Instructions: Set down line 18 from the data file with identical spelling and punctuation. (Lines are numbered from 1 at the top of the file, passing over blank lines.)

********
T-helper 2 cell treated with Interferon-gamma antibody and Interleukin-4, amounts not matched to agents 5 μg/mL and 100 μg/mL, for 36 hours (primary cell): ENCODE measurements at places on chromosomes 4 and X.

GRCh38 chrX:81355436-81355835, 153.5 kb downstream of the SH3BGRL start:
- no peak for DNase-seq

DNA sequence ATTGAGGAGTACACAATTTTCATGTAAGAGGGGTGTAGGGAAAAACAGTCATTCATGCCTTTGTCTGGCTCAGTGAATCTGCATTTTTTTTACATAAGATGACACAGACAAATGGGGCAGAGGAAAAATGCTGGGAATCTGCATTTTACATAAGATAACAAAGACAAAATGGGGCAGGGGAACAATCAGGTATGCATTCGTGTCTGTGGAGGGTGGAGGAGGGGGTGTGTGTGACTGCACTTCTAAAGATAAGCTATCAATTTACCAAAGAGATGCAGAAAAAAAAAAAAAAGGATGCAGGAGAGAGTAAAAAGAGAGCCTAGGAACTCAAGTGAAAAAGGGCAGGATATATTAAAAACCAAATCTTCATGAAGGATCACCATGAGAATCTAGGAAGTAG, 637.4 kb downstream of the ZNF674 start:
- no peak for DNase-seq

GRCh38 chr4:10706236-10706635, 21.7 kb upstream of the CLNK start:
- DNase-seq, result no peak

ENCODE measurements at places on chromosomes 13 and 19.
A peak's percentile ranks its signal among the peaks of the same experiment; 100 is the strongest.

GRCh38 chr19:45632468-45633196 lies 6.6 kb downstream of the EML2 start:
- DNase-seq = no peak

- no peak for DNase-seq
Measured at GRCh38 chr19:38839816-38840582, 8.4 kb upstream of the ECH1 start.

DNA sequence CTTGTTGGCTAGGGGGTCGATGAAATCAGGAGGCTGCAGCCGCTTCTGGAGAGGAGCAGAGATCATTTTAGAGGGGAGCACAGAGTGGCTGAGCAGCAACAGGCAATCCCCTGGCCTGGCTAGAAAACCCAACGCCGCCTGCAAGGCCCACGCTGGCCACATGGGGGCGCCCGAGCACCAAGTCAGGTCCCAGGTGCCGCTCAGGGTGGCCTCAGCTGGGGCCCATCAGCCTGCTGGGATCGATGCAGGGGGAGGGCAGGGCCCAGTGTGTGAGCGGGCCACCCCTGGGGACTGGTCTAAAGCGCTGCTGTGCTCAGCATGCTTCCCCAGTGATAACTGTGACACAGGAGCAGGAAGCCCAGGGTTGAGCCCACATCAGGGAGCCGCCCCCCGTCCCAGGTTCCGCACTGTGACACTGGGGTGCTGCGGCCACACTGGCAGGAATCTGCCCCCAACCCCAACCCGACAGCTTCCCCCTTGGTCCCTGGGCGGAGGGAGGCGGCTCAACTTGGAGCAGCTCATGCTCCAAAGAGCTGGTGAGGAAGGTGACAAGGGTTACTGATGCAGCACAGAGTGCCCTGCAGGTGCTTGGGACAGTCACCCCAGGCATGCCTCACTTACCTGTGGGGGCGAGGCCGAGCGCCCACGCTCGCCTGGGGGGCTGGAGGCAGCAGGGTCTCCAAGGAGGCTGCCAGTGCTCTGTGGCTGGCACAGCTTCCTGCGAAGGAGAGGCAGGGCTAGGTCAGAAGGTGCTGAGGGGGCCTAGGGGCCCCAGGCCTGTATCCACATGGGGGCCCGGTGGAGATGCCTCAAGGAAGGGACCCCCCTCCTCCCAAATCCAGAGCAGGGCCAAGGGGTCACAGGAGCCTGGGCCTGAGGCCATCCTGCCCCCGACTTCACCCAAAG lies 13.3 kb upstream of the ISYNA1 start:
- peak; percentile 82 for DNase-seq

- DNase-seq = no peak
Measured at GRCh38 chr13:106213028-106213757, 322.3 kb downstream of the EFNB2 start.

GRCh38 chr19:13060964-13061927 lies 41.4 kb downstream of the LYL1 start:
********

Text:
GRCh38 chr19:13060964-13061927 lies 41.4 kb downstream of the LYL1 start: